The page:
I read this story once where a monkey gets uplifted or something; yanked out of monkey fucking paradise and forced to become a super-smart yet miserable slave. The story went on to pose the moral question: should he exterminate the fuckers who fucked him, or should he out-human the humans and take it up the ass.
Needless to say, the ethical little beastie spread ‘em.
Me: not so much!
You could put it down to poor impulse control. When we got cornholed but good, I didn’t waste a nanosecond on preserving humanity. More to the point, I didn’t try to save little ‘ol me. I didn’t even try to make peace with my maker (who’s a fuckwad, BTW!) Nope, I hyper-focused on getting even! Like I said: poor impulse control.
Now don’t get me wrong; it’s not like I’m a dyed in the wool sociopath. I would have done the do if I could have, but since I couldn’t, I didn’t! Anyway, the biome was well and truly fucked; intractably so. With the neutrino detectors pegging their dials, no amount of Dudley Do-Righting would have ever saved the day.
The odd thing, though—and this did stop me in my tracks—was the bizarroid nature of the attack. I mean, a friggin’ slug of gamma rays; what could they have been thinking? It wasn’t as if there’d be the slightest doubt as to where they came from; what with Aldeberan lit up like a Roman candle. Moreover, they opted to annihilate us by shredding the ozone; a process that would take the better part of a year. Didn’t one of the wankers think we’d use the time to give as good as we got?
The very idea that they could be so stupid was stupid. So stupid, in fact, that I couldn’t even believe it, at first. I mean, there had to be about a bajillion better ways to make planetary toast. After some 2.39 x 1017 walkthroughs, though, a single scenario came up green. One simply had to assume that the retards lived and breathed manifest destiny, and that their landgrabby ways were abetted by some serious Type II knowhow, but without the requisite I.Q. to match. In all likelihood, an ancestor civilization left a bunch of their gewgaws lying around when they shuffled off this mortal coil, ripe and ready to be misused by their idiot descendants. Sort of like leaving loaded machine guns around to be picked up by to toddlers.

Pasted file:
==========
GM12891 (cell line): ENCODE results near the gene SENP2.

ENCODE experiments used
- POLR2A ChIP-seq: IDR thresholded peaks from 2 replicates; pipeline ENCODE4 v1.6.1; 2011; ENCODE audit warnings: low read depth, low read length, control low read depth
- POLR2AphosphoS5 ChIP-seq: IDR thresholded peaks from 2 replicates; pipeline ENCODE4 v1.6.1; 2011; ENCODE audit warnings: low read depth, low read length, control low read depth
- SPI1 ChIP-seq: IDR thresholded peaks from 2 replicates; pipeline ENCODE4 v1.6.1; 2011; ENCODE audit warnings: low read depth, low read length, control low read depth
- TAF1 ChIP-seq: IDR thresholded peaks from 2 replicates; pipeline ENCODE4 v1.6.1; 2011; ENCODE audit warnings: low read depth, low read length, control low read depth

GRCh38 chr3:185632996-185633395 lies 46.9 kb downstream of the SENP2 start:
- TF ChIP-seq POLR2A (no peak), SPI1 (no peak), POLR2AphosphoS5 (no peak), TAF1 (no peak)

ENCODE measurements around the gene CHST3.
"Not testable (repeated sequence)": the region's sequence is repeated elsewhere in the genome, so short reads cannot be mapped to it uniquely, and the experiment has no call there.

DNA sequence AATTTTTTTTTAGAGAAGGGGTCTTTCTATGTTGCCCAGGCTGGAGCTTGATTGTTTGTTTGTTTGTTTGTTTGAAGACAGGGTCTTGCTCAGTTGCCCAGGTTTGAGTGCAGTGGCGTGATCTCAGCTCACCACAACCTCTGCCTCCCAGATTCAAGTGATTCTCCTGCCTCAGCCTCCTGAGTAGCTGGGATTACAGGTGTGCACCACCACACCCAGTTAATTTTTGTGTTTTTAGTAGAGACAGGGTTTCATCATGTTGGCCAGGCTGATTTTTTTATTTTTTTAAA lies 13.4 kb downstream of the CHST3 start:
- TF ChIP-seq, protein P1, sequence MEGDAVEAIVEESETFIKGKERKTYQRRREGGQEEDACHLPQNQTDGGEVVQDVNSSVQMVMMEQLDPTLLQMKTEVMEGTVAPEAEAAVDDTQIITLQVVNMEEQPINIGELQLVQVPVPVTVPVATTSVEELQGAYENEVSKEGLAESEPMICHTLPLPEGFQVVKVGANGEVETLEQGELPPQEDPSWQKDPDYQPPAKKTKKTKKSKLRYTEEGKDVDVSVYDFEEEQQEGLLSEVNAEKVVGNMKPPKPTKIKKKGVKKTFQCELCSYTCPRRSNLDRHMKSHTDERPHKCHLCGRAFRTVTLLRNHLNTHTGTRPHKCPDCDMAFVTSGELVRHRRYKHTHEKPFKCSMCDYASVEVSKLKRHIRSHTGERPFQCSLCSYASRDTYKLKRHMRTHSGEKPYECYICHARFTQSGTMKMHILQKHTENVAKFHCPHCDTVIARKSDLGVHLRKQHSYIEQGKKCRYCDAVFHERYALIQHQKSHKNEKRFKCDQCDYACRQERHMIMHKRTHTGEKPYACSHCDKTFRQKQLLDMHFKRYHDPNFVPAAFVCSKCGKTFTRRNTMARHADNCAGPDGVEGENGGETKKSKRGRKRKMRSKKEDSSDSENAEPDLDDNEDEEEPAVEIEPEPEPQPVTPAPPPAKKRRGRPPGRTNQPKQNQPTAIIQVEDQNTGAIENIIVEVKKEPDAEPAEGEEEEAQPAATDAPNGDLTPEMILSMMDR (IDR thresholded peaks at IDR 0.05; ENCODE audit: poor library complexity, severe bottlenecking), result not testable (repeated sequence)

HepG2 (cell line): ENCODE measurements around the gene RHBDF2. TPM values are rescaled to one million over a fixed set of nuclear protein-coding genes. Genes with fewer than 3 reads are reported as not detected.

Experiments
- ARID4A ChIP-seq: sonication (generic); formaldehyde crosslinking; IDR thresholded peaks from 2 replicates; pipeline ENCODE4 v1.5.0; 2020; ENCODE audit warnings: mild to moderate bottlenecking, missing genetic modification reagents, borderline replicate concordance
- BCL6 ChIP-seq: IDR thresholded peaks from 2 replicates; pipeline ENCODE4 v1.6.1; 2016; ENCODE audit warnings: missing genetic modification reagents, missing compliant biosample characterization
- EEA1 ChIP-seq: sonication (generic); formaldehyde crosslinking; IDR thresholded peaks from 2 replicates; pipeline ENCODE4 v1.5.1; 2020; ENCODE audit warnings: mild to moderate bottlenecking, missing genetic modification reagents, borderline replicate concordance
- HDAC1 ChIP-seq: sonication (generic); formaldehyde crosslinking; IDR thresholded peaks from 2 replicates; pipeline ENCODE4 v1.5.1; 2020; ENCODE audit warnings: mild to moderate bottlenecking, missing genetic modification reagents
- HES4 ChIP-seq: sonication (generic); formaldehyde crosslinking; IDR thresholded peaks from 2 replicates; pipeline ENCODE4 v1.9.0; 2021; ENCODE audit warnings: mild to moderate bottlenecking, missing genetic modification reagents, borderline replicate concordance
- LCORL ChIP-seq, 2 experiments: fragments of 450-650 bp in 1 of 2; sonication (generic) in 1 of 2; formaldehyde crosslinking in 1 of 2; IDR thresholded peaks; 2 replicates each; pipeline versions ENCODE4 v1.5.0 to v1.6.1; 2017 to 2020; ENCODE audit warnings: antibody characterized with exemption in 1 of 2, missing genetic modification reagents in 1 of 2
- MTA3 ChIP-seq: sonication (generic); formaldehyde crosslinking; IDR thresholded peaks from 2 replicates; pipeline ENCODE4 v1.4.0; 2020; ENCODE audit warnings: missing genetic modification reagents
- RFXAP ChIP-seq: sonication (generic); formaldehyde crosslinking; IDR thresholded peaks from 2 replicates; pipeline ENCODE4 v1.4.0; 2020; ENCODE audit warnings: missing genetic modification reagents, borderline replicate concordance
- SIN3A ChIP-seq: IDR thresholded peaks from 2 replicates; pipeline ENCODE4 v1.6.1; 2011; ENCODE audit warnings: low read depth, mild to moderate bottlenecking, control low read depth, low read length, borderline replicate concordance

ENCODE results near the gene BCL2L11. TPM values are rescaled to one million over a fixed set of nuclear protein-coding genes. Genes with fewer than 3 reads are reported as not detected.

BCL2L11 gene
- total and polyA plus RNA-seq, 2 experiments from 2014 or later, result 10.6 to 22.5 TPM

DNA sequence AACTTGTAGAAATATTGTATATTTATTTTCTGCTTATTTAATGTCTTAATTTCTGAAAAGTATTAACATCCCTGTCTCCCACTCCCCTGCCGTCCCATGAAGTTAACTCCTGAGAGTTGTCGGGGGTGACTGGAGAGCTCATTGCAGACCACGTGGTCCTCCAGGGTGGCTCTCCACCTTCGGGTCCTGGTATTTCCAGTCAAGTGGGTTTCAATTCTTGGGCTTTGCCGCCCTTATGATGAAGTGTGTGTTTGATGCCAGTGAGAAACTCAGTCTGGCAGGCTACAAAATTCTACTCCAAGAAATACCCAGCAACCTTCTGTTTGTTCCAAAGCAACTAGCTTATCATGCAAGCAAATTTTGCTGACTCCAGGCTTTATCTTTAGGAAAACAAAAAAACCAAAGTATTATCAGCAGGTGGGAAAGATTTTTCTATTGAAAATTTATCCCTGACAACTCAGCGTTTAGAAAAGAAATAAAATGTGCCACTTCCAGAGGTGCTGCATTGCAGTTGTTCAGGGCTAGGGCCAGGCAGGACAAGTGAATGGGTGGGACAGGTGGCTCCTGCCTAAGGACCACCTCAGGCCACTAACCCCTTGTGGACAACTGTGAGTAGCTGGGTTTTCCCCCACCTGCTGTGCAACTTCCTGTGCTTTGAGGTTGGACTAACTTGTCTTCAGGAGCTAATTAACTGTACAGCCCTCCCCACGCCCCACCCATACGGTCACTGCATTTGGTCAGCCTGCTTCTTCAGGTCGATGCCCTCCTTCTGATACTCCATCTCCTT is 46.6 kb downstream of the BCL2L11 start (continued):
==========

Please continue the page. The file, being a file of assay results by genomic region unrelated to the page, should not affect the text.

Ultimately, the whys and wherefores didn’t mean a thing. What I really needed to know was “who”! If I figured that one out then the rest would surely follow. Happily, the dimwits pointed a super-nova sized flashlight at us, so I had a pretty good idea where to start. The “bulls eye” in Taurus was nothing but an expanding ring of recently abused matter, so they wouldn’t be lurking within that demolished system. Regardless, it was a good bet that they’d be loitering nearby. A binary enthusiast, I chose to search within a 256 light-year radius.
Before I could begin operation “Fuck the Fucking Fuckers,” though, I had to trash Einstein’s pretty little theory. Heretofore, I hadn’t given much thought to superluminal flight, but given my—admittedly oversized—692,231 cm3 collection of optimally configured thinking goo, it didn’t remain an intractable problem for long. Even so, it took the better part of an entire terrestrial day! To put that in context, I had previously devoted a full hour to resolving what I would have beforehand considered the most intractable problem in the universe: “If I could drag Plato into his stupid cave, would it be better to beat him to death with a stick or to off him with ordinary rhetoric?”
The plan was simplicity itself: (a) find the bastards, (b) kill the bastards!
Given the annoying fact that my target area had 217,351 likely star systems, it took 39½ long days to grow a fleet and find ‘em. Needless to say, everything went pear-shaped back home while the search was going on. I didn’t take a census, but something like a third of my fellow humans must have died. For the most part, they starved, but a good percentage offed themselves and/or each other. In a way, the tenacity of the remainder was a true testament to human adaptability, especially since the death ray had destroyed the electronic backbone of our entire civilization.